Two-Hit Wonders

  • When No Doubt first took its music to Los Angeles radio station K-ROQ in 1992, the message from the grunge-obsessed program director was not your polite kiss-off: "It will take an act of God for this band to get on the radio." The Lord works in mysterious ways. Grunge fell off the cultural cliff, and No Doubt's mix of punk, pop and ska alchemized into the carefree, radio-friendly sound of the mid-'90s. Tragic Kingdom sold 15 million copies and turned singer Gwen Stefani into the It Girl for teenagers of both sexes. All the while, the band members deflected criticism with aplomb, joking about their 15 minutes and telling anyone who would listen that even if they were only one-hit wonders, that's one more hit than most people ever get.

    But nobody's really satisfied with just one hit. As No Doubt prepares to release Return of Saturn, its long-struggled-over fourth album, the group finds itself the victim of the same erratic pop market that gave it multiplatinum millionaire video stardom. "I just don't know where we fit in," says Stefani, contemplating the andro-fueled rock bands and teen pop tarts that have muscled into No Doubt's territory. "There should be enough room for everything," she says gloomily, "but right now those acts take up so much room."

    Stefani's resentment could be perceived as impudent--she is, after all, a deluxe pop tart herself. But on this album, she seems to come by the attitude honestly. After 2 1/2 years on the road supporting Tragic Kingdom, Stefani, bassist Tony Kanal, guitarist Tom Dumont and drummer Adrian Young returned to their Southern California homes in 1997 badly frayed. While the guys recuperated, Stefani checked into her parents' house and went through "a weird kind of depression. Maybe not a depression so much as just a cloudy, confusing state for a couple of years."

    We're not talking Sylvia Plath stuff, just some emotional hiccups as Stefani confronted motherhood pangs, loneliness (her boyfriend, Bush lead singer Gavin Rossdale, lives in London) and turning 30. When she emerged from the fog, two things were clear. The hyperactive ball of energy that sang Just a Girl was now, she says, "like, a woman." Also, No Doubt needed to grow up. "I think we all knew it," says Dumont. "We got together and decided that rather than repeat Tragic Kingdom, we should have a goal--to improve as songwriters. To stretch."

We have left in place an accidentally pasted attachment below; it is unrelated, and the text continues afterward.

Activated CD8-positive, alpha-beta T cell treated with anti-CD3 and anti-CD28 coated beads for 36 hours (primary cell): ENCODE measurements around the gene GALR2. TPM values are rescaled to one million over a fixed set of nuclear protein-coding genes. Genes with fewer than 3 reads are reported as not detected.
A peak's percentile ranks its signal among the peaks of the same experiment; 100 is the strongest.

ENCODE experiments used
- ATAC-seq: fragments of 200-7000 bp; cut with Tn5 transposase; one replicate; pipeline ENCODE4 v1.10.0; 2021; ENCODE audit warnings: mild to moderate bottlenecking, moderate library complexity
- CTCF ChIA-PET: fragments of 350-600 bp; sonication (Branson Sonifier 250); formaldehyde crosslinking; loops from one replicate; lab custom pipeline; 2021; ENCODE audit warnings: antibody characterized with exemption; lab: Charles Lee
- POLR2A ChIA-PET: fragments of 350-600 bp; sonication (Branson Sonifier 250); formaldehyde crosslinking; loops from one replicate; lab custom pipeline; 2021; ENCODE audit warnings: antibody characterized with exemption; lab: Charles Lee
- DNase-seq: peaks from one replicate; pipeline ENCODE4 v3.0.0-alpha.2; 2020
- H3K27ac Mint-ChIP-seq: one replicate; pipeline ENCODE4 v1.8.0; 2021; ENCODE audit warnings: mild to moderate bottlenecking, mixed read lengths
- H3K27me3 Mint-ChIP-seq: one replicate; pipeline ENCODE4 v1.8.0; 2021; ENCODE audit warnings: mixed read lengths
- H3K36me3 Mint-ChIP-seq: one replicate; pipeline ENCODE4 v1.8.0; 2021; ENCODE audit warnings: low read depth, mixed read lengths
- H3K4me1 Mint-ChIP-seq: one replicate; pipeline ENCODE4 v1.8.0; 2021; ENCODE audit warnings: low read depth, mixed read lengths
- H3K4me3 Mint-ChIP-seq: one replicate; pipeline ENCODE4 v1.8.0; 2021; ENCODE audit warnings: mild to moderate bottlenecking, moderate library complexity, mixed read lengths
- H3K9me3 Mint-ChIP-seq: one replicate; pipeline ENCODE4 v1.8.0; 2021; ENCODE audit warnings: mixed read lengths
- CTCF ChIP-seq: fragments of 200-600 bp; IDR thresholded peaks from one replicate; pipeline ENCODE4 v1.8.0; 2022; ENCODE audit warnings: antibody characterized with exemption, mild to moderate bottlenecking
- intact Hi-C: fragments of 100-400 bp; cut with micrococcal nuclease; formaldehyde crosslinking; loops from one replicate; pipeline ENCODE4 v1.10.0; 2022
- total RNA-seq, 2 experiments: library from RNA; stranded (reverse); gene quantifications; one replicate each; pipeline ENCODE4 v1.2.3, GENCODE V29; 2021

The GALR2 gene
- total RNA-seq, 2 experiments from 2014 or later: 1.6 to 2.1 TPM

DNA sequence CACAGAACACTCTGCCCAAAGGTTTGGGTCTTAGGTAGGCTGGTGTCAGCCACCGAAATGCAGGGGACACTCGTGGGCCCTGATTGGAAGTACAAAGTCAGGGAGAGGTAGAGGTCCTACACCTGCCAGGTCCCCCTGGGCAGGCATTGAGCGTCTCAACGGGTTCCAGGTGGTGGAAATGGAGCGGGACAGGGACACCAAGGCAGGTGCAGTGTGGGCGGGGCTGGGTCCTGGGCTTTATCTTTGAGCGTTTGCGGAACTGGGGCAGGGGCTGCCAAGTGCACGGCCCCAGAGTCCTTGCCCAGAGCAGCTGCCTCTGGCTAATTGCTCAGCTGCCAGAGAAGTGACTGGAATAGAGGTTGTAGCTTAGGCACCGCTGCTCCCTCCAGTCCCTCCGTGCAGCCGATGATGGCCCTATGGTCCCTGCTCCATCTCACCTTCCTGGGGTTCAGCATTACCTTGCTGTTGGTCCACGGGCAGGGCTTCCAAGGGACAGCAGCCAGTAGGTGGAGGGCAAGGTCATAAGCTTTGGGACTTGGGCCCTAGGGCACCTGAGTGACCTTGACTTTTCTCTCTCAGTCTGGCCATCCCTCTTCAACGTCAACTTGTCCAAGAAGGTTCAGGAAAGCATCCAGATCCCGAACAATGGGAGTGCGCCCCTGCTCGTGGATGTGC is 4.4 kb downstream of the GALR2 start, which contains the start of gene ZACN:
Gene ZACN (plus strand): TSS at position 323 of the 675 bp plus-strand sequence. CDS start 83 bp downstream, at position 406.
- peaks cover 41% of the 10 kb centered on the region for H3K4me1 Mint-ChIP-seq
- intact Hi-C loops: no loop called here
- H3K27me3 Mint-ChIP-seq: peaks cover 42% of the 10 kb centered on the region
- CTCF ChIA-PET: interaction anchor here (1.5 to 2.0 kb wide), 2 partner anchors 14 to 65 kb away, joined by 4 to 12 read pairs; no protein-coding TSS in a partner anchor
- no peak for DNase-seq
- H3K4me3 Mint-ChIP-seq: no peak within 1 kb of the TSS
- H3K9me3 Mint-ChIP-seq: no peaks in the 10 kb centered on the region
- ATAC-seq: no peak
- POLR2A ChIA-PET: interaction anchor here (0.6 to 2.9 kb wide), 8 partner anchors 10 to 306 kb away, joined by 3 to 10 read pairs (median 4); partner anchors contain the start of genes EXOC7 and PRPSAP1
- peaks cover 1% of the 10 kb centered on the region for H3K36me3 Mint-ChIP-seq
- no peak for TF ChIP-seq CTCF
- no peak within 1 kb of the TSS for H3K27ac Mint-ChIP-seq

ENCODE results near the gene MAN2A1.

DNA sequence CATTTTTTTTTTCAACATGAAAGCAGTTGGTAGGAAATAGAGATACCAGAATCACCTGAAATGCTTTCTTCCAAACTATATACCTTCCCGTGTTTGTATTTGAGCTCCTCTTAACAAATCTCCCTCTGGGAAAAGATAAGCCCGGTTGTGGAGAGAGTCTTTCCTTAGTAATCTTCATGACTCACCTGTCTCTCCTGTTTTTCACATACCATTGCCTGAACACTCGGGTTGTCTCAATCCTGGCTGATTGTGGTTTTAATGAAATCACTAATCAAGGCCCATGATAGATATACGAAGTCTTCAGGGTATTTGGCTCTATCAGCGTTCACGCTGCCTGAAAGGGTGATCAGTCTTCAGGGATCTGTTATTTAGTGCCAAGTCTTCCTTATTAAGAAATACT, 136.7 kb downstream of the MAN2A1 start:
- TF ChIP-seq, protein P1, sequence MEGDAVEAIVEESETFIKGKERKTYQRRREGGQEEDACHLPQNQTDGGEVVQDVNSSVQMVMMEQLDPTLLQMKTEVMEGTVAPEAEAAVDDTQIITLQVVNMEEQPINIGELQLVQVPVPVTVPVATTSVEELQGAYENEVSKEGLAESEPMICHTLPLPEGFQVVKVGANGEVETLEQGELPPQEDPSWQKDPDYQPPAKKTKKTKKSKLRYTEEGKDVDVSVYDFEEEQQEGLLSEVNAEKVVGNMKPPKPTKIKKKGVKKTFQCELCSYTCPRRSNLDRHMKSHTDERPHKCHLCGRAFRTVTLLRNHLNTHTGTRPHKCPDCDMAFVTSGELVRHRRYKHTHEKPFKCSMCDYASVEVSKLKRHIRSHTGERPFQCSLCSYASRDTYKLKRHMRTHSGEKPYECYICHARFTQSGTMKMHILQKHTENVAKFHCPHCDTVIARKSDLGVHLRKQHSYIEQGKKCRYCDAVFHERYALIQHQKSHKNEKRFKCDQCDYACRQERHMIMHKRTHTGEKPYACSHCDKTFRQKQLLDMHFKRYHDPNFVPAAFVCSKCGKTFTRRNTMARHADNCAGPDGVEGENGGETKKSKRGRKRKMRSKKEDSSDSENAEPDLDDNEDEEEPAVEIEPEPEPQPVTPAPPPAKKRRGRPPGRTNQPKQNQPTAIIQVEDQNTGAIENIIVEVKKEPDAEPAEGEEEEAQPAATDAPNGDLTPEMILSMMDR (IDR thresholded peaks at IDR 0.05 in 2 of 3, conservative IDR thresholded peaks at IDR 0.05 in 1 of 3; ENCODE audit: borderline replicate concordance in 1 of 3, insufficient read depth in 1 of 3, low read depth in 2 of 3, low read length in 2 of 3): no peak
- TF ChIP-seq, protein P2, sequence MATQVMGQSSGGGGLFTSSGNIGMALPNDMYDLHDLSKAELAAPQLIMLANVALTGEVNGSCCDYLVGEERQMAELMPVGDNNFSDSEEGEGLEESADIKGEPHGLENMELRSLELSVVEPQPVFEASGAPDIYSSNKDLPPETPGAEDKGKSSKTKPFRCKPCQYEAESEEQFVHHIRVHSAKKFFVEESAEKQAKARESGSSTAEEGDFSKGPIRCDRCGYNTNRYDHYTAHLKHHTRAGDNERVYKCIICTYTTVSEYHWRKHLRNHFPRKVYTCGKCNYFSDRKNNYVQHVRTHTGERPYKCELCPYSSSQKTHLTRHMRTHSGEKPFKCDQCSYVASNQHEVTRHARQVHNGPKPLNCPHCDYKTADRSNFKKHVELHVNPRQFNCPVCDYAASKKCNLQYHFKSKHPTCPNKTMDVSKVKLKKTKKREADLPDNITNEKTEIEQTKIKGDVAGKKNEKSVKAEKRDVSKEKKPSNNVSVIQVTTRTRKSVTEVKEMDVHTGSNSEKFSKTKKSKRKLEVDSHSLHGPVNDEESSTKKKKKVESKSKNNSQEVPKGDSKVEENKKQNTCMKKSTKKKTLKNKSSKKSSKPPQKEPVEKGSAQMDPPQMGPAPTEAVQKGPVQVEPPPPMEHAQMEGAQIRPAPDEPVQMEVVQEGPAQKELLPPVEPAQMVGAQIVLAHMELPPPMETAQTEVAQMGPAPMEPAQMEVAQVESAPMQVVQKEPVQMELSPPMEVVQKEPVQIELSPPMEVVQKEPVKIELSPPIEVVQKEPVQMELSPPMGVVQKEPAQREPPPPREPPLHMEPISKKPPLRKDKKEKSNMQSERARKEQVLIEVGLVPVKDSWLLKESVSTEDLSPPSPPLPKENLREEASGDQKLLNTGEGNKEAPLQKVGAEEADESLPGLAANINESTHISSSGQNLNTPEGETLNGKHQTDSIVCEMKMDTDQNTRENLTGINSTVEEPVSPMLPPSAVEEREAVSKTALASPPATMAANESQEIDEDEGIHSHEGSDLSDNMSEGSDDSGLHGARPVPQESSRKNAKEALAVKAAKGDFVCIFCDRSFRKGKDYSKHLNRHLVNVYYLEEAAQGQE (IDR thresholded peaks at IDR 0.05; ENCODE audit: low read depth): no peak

For a year, No Doubt indulged itself, writing in small groups and recording tracks on a tiny tape recorder. Soon, however, megaproducer Glen Ballard was brought in to get things moving. Ballard is best known as Alanis Morissette's co-writer and producer. The band insists that hiring Ballard was its choice; Ballard says he was recruited by micromanaging Interscope Records chief Jimmy Iovine. In any case, Dumont admits that he initially thought Ballard was "too slick" for the job. "I won't pretend there wasn't some pressure for them to write with me," says Ballard. "Whatever it took to make sure that they had a, quote, radio single."

    The result is a rare and surprising thing--a follow-up record that may please everyone. Return of Saturn has lyrics that are accessibly vague, music that pushes the listener--though not too much--and singles primed to blare from a car stereo. It's not high art, but it's much more substantial than, say, "Hit me, baby, one more time." On the standout Simple Kind of Life, Stefani mulls the crossroads of womanhood: "I always thought I'd be a mom/ Sometimes I wish for a mistake/ The longer that I wait the more selfish that I get." She does bittersweet very well. Return of Saturn may not sell 15 million copies, but it proves No Doubt has much more than just 15 minutes.